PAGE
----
Russia’s war in Ukraine is approaching a month and the advance of its troops in some key cities, including the capital kyiv, appears to have slowed.
So where is this war going? Here are five things to watch for in the coming weeks.
1. Russia may step up its bombing campaign
Experts warn that the longer Russia is hit on the ground, the more likely it is to step up its aerial bombing campaign and the use of other “ranged” weapons that put Russian soldiers in less danger.
There is little reliable information from Ukraine or Russia on the death toll, but a report in a Russian tabloid on Monday suggested that the Russian side lost nearly 10,000 troops and another 16,000 were killed. wounded.
The Komsomolskaya Pravda website removed the figures later in the day, saying the figures only appeared in the first place because they had been hacked. CNN could not verify the numbers, but the death toll is closer to what US intelligence agencies have reported.
Such casualties, if true, would explain both the blockage of ground movement and the rise in aerial bombardment of key cities and other ranged attacks.
2. With focus on Kyiv, Russia may try to encircle Ukrainian fighters to the east
Much is said about the slowing down of the Russian war effort, but whether or not this is true depends on Moscow’s objectives in the first place.
It is likely that Russia is trying, at the very least, to absorb parts of eastern Ukraine. Regions like Donetsk and Luhansk, which make up the Donbass region, have been controlled by Russian-backed separatists since 2014, when Russia annexed Crimea, and although Russia’s ambitions may extend beyond the Donbass, this is probably still a central target, according to experts.
“The Southern Military District — in Donetsk, Luhansk, Mariupol, Berdyansk, Melitopol — they are the best troops in the Russian army. And they are still working. They are designed to fight NATO,” said Sam Cranny- Evans, a research analyst at the Royal United Services Institute, told CNN.
3. There will be more talk about the talks
One scenario is that the war in Ukraine could become a protracted conflict. It is likely that Russia has lost a significant number of soldiers, weapons and equipment during the war, and even though it has been involved in long-standing conflicts in the past, it will not want to leave this one. here with his army totally destroyed.
“Negotiations are the only area where things look a bit promising because Russia and Ukraine said last week that they were heading for a real substantive discussion, instead of Russia just issuing an ultimatum. “, Keir Giles, a Russian expert at the British think tank Chatham House, told CNN.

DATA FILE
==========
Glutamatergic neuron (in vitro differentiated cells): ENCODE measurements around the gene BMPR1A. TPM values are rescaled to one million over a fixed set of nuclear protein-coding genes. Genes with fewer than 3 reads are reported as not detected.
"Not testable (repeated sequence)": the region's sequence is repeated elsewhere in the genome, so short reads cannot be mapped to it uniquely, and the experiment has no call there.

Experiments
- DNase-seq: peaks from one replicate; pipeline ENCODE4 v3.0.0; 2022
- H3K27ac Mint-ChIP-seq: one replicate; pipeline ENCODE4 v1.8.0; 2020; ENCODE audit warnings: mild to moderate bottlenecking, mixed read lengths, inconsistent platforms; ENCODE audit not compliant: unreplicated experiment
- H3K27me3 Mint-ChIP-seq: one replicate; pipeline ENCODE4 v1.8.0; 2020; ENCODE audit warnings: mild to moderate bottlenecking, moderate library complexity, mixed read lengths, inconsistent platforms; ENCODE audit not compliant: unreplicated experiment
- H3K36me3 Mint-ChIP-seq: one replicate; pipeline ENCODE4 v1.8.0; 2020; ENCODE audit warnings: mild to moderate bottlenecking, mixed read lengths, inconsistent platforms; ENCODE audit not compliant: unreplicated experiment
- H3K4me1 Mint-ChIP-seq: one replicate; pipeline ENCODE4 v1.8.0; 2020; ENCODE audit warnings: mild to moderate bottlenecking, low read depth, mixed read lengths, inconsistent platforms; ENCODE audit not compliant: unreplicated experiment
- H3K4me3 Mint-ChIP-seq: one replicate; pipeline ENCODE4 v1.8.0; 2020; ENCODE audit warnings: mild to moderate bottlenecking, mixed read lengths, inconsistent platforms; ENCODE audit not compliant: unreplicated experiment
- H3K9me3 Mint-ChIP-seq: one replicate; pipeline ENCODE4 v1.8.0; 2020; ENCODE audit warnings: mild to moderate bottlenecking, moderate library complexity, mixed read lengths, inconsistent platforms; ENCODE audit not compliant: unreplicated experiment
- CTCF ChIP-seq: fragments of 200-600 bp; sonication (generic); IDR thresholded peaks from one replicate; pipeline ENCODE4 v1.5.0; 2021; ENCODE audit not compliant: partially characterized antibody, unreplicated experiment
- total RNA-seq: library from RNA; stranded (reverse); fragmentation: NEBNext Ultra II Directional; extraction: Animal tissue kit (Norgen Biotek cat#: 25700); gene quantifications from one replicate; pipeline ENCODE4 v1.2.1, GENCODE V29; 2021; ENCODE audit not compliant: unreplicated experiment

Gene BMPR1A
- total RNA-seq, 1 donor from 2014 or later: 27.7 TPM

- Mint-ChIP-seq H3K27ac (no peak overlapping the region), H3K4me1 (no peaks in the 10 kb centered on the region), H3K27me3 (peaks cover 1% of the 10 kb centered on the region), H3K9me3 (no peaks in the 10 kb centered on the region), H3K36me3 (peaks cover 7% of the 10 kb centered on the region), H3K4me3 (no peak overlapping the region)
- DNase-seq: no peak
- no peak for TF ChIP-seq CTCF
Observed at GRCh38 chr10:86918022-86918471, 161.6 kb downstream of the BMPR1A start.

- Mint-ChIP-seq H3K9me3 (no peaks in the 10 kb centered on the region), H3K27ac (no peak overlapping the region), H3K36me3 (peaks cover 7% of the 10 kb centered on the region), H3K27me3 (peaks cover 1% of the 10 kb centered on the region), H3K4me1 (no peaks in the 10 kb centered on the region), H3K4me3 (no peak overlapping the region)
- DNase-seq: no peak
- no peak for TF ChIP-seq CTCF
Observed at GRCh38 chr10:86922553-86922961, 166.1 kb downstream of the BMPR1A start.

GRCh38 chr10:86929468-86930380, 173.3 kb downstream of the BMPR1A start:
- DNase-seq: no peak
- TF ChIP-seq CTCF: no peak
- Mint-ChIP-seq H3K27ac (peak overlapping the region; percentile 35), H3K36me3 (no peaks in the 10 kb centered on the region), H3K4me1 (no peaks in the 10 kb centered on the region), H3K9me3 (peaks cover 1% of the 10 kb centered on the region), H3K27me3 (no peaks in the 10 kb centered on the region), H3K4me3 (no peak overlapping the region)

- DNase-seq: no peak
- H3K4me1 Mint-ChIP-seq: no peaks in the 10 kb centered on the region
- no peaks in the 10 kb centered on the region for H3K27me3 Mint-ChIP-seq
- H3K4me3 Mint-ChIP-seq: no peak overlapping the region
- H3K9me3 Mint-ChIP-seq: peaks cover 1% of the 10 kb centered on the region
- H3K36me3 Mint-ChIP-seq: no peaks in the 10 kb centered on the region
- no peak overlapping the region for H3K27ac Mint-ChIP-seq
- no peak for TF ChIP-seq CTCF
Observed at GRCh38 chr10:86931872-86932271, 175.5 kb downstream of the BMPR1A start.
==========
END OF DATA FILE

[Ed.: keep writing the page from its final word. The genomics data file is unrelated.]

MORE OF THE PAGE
Russian officials have said their demands include that Ukraine renounce joining NATO and demilitarize and adopt a “neutral” status, as Austria and Sweden have done. But the terms of what that means for Ukraine would have to be negotiated.
4. There could be mass “deportations” of Ukrainians to Russia. It’s worrying
Russia has told residents of the southern city of Mariupol to leave as it continues an aggressive aerial bombardment that has torn the city to pieces. His forces have opened what they call “humanitarian corridors” to allow civilians to flee, but tens of thousands of them have been transported to Russia.
Russian media organization RIA Novosti reported that nearly 60,000 residents of Mariupol had reached Russian territory “safely”. Russian media showed lines of vehicles apparently heading east to the border, about 40 kilometers from Mariupol.
But the Mariupol council accused Russia of forcing residents into Russia against their will.
Mariupol Mayor Vadym Boichenko said “what the occupiers are doing today is familiar to the older generation, who saw the horrific events of World War II, when the Nazis forcibly captured people” .
5. Millions more Ukrainians could flee, leaving a nation in pieces
The fate of the war is one thing, but the fate of Ukraine is another.
Already, more than 3.5 million Ukrainians have left the country. Most are women and children, which means families are also torn apart. The war triggered the largest refugee movement Europe had seen since World War II. These numbers are increasing at a rate of approximately 100,000 people per day.
If you include the number of internally displaced people, 10 million Ukrainians have now left their homes. That’s almost a quarter of the country’s population.
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